About SECARB-Ed

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In 2009, the U.S. Department of Energy’s (DOE) National Energy Technology Laboratory (NETL) selected seven projects to help develop regional sequestration technology training centers in the United States.  The “Southeast Regional CO2 Sequestration Technology Training Program” (SECARB-Ed) was managed and administered by the Southern States Energy Board (SSEB) from November 16, 2009, to November 15, 2012.  During this performance period the efforts of SECARB-Ed and partners resulted in a total of 1,951 professional development hours (PDHs) awarded to 1,131 participants.

In a second initiative, SSEB proposed continuing its in-house elements of the SECARB-Ed program under the DOE’s Office of Clean Coal and its Office of Clean Energy Collaboration.

The SECARB-ed program will enhance and support tasks 2.1, 2.3 and 2.4 of the Regional Effort to Promote the Increased Use of U.S. Clean Coal and Energy Technologies Collaboration and Transfer:

  •  2.1 Assist DOE’s Office of Clean Coal and its Office of Clean Energy Collaboration by enhancing the awareness of state and regional policy-makers and their advisors regarding funding sources for major coal investment projects, including financial institutions that will consider investments; policy issues and risk profiles for emerging technologies; and the attraction of a stable investment environment.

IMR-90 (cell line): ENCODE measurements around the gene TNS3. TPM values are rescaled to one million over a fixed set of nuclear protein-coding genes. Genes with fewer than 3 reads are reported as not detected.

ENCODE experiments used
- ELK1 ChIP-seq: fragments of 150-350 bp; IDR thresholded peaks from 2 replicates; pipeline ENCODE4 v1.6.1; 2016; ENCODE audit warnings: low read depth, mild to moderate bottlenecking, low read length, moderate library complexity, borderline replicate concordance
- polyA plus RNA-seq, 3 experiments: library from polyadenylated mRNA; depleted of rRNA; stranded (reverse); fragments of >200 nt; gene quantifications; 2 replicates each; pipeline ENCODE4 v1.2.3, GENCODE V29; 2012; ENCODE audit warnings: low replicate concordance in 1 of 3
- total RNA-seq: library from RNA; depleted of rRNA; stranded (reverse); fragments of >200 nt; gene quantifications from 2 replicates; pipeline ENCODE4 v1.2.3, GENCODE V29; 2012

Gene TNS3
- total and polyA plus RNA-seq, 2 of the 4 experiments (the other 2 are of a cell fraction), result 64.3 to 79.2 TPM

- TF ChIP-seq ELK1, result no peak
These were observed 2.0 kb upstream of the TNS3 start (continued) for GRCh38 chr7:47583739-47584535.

• 2.3 Provide state law makers and regulators with the technical background to support future clean energy demonstration programs and their commercial deployment.
  • 2.4 Promote workforce education and training to ensure a stable, educated, technology-oriented and professional labor force for the future of the mining industry.

Goals/Objectives

The goal of this project is to advance the United States in its position as the leader in CCS technologies by addressing climate change and developing near-zero emission technologies that will significantly reduce CO2 emissions from industrial plants.

The project objective is to transfer the knowledge required to enable commercial professionals to implement and deploy CCS projects in the United States. The training is designed for site developers, geologists, engineers, scientists, and technicians but will be available to others as well. Specific CCS project areas to be addressed are site development, operations, and the monitoring of commercial CCS projects. Knowledge and technology transfer will take place through the creation of CCS technology curriculum and a regional transfer platform.